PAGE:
- May 26, 2022
- Jed Strong
- Personal Injury
When an injury or mishap occurs while away from home, it often leads to the question of who is liable for an accident on private property. You may suffer injuries that require medical treatment and recovery time. How will you pay for those unexpected expenses and recover any lost wages from your job? Before pursuing legal action against the property owner, however, you’ll first need to determine who is at fault and who can be found liable for the accident that caused the resulting injury.
Who Is Liable for an Accident on Private Property?
While all property owners have a responsibility to maintain their property in a reasonably safe manner to avoid causing harm to others, they don’t always comply. When this happens and an accident occurs, the property owner may be found liable.
The laws surrounding personal injury liability vary from state to state. However, in most instances, much will depend upon whether the private property is used for residential or commercial purposes.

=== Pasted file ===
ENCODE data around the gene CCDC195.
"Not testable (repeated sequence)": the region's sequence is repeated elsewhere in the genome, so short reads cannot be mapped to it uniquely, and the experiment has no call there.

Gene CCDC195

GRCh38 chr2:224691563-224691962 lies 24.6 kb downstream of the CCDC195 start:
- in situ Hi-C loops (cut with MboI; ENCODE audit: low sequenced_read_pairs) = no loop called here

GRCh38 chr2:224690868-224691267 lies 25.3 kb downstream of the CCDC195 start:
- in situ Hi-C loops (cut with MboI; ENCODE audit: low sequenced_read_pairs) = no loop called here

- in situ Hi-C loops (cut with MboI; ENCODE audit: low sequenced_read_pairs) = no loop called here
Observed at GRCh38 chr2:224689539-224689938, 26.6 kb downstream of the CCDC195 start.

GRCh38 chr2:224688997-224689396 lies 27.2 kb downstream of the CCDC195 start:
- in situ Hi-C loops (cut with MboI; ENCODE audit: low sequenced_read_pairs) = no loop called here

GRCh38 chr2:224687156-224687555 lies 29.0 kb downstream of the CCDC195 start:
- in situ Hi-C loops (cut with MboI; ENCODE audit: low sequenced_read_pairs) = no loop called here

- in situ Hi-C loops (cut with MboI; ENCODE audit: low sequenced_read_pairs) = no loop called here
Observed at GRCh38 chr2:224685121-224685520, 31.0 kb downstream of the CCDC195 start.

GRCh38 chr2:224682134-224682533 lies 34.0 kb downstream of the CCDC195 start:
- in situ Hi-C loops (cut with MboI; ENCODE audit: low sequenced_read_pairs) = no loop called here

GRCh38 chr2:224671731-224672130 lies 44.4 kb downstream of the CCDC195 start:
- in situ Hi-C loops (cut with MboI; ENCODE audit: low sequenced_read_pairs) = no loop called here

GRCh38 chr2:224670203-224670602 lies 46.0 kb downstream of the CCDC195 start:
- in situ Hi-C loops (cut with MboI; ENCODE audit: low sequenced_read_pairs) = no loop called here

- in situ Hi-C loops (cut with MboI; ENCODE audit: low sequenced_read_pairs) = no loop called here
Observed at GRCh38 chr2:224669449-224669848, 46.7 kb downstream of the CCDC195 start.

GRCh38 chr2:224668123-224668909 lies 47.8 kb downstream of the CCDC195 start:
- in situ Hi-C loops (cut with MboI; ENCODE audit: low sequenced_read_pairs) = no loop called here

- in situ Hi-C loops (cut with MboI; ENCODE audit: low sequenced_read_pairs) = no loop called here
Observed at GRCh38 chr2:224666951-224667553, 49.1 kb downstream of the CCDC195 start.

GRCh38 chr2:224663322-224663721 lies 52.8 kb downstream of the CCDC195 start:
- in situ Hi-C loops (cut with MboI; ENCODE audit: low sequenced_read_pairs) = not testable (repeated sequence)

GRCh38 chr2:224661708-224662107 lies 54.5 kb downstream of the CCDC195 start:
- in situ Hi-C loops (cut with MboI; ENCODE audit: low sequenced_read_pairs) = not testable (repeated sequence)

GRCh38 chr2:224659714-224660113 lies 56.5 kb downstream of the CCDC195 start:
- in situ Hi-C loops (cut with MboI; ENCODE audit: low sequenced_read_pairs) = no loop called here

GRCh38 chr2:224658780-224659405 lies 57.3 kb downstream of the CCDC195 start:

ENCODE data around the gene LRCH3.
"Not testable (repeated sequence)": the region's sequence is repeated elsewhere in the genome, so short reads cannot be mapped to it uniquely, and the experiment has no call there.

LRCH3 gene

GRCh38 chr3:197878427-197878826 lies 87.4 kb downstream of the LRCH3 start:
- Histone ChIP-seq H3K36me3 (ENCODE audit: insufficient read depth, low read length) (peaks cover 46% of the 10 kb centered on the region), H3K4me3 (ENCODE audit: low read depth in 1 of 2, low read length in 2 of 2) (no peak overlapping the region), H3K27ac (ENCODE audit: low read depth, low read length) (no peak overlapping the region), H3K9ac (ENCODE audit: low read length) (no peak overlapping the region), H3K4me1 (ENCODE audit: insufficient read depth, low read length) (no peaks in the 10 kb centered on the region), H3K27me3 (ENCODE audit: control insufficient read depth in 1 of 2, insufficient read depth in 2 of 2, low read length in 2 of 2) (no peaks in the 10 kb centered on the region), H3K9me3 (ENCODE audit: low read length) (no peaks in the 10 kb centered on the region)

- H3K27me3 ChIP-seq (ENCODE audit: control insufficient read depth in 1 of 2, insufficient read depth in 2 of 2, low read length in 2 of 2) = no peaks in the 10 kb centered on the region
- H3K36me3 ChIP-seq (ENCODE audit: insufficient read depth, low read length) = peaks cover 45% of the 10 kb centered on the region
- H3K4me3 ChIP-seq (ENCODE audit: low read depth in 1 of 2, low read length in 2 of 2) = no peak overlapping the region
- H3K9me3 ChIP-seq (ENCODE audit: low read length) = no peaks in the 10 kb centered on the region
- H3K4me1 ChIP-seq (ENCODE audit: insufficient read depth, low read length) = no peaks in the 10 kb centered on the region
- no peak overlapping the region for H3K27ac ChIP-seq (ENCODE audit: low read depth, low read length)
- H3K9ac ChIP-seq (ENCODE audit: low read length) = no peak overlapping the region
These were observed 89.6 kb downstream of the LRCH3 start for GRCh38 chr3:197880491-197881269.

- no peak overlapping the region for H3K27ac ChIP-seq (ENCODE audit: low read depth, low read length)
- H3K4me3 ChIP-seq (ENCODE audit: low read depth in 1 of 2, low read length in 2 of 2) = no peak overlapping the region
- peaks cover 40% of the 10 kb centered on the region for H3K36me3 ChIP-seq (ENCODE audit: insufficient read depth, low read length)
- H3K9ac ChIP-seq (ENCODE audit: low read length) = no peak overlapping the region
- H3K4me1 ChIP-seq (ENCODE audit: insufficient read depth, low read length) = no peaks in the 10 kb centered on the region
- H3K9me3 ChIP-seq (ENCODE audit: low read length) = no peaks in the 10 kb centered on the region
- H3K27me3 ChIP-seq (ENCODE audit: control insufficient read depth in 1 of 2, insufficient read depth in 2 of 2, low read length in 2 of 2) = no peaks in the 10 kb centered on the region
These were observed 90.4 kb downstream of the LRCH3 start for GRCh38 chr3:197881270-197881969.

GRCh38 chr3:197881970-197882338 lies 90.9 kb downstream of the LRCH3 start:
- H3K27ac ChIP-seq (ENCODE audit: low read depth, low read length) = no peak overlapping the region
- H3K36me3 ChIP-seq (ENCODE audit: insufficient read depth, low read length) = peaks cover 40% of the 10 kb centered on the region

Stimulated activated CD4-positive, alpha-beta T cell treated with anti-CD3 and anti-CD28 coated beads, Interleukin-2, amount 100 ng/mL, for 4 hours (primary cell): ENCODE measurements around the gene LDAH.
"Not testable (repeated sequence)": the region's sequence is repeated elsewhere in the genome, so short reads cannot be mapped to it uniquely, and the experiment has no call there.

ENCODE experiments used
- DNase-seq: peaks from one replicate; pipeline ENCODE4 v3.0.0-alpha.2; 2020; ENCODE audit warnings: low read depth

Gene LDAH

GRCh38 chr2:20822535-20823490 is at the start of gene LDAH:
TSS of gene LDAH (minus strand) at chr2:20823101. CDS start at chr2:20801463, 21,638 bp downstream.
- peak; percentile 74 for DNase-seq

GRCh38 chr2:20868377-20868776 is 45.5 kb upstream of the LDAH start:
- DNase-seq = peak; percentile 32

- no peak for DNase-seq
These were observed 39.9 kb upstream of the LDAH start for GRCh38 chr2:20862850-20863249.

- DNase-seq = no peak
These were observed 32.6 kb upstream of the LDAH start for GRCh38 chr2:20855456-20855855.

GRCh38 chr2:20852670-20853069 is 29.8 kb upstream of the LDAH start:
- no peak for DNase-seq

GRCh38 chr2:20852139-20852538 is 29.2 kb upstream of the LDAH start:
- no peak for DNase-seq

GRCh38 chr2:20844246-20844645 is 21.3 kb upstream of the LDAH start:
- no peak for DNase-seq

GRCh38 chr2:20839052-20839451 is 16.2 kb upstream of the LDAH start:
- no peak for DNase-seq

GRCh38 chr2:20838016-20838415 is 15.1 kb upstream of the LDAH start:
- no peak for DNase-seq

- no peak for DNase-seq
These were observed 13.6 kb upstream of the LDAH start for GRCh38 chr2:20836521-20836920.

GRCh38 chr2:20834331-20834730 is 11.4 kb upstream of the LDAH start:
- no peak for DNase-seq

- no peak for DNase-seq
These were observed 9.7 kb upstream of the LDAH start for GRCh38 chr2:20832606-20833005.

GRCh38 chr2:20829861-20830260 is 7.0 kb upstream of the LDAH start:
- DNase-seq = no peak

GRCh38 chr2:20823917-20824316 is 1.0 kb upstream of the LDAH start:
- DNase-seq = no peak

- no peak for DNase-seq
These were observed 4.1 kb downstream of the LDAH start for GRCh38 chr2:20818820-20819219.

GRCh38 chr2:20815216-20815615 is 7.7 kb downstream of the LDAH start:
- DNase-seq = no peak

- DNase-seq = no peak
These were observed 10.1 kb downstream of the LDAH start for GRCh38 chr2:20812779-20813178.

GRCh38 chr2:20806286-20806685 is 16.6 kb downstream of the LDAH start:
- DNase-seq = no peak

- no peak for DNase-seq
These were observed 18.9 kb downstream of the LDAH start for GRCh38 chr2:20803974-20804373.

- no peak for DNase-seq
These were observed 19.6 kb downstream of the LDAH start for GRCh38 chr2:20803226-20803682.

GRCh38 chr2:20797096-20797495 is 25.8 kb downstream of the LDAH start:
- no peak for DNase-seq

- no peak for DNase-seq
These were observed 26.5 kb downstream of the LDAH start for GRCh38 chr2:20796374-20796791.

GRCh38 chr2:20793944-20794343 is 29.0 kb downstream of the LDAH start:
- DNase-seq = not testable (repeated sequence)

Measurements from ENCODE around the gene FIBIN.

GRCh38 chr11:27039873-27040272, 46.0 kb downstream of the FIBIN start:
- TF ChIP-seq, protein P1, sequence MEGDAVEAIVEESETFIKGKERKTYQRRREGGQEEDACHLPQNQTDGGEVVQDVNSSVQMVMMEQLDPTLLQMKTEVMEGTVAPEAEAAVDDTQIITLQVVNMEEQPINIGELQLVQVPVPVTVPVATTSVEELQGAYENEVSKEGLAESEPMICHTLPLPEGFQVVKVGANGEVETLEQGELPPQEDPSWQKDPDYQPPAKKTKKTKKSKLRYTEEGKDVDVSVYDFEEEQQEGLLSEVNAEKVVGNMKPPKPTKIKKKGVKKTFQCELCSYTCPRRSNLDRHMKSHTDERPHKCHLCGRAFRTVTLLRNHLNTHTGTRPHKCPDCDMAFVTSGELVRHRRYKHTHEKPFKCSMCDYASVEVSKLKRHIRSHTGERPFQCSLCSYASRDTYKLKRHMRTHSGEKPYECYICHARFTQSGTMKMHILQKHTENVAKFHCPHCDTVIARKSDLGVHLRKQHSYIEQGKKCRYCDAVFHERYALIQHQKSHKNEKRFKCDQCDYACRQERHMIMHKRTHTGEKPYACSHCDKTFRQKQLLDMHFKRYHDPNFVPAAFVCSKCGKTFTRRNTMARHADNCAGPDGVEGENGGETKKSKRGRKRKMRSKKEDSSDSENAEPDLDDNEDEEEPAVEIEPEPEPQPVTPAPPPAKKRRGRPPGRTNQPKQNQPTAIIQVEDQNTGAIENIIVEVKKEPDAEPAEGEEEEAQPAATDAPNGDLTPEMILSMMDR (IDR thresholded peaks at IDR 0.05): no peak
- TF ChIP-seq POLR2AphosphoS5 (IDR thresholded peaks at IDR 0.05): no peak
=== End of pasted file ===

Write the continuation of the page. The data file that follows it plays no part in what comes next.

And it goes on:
Residential Private Property
A homeowner’s private property liability relies heavily on the reason you were on their property to begin with. In most states, you will be classified as one of the following:
For each of these classifications, the property owner has certain obligations. If these are not met, the property owner may be liable for the accident.
Invitee: An Invitee is one who is on the residential property for business purposes. The property owner has an obligation to take reasonable measures to ensure the property is safe at all times for these invitees.
Licensee: The Licensee is anyone who is on the property with permission but is not there for any business purpose. These include invited guests for social occasions. For these individuals, the residential property owner has a duty to provide warnings of any dangerous, hidden conditions on the property. Once the licensee is fully warned, however, the property owner is no longer liable for potential accidents involving those conditions.